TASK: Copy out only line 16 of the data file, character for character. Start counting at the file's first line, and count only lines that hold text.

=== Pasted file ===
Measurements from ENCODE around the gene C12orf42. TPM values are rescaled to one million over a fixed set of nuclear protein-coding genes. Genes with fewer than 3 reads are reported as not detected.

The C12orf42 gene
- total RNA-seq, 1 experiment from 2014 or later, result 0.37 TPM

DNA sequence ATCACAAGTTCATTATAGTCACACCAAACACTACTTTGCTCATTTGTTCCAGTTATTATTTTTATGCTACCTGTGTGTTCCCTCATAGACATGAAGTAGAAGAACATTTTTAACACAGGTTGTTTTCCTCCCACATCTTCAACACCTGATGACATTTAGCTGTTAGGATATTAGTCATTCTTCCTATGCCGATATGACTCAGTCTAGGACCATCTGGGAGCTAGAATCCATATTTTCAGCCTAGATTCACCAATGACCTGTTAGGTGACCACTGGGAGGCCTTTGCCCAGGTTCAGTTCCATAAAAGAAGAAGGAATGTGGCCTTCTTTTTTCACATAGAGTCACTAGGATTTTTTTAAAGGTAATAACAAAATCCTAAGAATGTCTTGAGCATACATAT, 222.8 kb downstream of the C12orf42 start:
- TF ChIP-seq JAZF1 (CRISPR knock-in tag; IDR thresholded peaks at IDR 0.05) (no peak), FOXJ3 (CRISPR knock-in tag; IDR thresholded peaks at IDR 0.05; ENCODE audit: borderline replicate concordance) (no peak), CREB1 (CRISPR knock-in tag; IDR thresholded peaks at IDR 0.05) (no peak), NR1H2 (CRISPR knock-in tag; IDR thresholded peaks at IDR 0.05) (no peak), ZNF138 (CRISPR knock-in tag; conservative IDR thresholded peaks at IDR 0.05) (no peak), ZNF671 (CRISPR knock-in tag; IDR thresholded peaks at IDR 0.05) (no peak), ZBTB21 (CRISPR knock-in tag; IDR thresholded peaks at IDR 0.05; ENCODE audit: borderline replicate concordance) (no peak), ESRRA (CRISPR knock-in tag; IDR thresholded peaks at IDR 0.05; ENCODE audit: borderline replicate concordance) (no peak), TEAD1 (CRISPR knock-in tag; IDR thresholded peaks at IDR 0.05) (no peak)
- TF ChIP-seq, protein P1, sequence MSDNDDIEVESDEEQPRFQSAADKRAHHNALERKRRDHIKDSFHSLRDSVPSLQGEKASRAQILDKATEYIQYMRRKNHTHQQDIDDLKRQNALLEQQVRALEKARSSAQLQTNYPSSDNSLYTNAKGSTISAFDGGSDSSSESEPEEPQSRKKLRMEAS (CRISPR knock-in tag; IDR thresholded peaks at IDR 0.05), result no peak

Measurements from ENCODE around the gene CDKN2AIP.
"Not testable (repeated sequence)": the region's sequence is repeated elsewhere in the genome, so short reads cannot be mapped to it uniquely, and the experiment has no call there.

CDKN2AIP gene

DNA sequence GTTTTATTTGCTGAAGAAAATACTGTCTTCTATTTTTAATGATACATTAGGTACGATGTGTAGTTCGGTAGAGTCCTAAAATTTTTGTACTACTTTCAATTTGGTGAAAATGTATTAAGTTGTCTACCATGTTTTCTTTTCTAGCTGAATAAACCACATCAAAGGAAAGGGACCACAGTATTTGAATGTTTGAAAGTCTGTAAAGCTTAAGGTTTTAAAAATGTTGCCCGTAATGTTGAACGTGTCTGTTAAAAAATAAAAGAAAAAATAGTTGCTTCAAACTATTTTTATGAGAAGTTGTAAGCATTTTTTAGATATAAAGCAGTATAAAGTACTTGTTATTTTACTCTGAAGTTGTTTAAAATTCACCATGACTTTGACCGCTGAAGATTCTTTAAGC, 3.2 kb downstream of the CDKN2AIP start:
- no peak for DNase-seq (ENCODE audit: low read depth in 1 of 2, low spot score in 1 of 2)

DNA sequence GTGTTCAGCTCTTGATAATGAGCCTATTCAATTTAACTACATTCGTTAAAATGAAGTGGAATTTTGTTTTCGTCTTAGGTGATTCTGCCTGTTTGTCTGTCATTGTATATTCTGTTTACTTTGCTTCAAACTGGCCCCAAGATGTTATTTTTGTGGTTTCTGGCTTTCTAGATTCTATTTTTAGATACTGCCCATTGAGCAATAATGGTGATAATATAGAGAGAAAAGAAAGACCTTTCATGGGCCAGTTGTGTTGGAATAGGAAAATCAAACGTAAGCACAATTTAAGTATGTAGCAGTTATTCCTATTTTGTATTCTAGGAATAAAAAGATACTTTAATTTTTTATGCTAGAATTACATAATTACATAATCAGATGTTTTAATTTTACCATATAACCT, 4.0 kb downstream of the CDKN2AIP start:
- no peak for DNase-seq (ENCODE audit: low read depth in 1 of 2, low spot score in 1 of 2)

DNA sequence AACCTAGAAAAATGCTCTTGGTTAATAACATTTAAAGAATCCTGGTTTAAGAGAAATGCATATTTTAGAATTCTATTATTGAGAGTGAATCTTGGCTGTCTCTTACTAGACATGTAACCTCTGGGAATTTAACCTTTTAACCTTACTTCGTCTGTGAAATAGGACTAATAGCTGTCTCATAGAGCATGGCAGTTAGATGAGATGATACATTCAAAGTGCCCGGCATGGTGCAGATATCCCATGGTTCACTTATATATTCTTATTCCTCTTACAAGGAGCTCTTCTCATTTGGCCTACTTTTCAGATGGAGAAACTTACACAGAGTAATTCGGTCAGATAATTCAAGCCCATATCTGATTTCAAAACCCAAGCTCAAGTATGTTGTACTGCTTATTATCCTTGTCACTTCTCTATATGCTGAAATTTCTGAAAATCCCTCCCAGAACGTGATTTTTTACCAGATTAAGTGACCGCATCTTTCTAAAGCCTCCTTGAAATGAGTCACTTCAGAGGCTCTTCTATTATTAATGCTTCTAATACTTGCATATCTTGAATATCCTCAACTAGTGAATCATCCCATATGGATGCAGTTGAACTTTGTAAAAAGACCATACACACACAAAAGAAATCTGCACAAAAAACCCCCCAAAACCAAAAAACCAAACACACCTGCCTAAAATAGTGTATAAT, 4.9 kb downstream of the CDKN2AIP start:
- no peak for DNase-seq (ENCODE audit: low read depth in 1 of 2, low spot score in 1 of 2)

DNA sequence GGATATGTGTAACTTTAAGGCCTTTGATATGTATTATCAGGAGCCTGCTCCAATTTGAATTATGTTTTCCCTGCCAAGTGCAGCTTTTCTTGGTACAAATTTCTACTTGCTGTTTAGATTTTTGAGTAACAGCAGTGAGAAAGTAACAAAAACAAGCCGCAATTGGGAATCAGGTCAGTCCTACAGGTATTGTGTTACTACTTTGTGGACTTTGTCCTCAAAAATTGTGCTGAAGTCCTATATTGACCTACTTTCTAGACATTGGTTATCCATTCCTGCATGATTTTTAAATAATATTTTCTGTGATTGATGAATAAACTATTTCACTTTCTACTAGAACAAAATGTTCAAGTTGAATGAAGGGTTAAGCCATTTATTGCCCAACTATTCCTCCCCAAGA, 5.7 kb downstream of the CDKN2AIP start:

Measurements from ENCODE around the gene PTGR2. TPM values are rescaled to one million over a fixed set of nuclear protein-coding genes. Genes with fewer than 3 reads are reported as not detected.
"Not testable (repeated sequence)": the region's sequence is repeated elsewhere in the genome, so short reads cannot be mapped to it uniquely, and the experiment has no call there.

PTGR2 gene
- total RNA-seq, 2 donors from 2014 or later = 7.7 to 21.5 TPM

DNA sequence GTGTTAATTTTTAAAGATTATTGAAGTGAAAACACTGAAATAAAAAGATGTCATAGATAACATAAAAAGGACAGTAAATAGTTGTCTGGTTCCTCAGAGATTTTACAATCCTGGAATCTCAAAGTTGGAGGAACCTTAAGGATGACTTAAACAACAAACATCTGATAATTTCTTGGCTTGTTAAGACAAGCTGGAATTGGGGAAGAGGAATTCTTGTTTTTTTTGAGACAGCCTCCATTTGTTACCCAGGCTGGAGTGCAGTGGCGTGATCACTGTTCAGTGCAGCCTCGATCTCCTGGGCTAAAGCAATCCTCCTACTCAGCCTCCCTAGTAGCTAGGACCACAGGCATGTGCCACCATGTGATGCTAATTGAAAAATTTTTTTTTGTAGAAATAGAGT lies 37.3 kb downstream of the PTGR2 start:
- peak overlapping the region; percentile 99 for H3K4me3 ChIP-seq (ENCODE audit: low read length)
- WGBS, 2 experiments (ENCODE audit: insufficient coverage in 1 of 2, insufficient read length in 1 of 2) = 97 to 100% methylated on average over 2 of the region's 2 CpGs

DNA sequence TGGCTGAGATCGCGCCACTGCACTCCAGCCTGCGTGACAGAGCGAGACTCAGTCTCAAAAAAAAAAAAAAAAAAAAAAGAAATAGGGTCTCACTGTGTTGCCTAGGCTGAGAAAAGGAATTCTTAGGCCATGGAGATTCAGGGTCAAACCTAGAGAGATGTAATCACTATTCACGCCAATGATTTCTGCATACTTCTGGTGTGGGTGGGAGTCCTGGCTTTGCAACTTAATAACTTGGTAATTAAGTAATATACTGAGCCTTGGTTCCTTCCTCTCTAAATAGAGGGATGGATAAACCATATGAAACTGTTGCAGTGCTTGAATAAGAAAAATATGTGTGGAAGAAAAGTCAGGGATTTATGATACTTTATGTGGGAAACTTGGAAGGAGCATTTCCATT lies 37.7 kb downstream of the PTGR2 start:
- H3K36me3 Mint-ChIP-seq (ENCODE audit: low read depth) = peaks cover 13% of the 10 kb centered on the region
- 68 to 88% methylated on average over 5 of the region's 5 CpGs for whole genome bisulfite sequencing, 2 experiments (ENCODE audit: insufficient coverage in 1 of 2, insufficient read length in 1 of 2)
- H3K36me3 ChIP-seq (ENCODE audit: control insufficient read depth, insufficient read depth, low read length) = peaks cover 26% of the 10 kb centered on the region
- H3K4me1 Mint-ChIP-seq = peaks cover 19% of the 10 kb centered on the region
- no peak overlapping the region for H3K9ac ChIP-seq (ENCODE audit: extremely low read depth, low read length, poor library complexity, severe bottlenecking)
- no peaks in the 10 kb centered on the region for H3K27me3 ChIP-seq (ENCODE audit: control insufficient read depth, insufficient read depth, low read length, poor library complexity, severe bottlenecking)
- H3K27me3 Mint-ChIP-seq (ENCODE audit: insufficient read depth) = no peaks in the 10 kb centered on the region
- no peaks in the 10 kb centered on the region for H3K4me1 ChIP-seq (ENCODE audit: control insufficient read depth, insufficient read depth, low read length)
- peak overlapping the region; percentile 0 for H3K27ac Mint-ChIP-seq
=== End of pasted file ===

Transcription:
DNA sequence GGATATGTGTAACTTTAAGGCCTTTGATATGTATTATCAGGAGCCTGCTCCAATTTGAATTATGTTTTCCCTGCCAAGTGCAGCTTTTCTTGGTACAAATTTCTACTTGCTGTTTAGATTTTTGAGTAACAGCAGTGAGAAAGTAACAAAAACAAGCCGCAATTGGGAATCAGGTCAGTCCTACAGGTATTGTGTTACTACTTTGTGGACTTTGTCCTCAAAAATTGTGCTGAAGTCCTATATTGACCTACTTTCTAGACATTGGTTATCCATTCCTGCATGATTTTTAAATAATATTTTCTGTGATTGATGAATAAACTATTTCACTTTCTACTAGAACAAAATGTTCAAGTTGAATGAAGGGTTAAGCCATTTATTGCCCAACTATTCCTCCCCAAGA, 5.7 kb downstream of the CDKN2AIP start: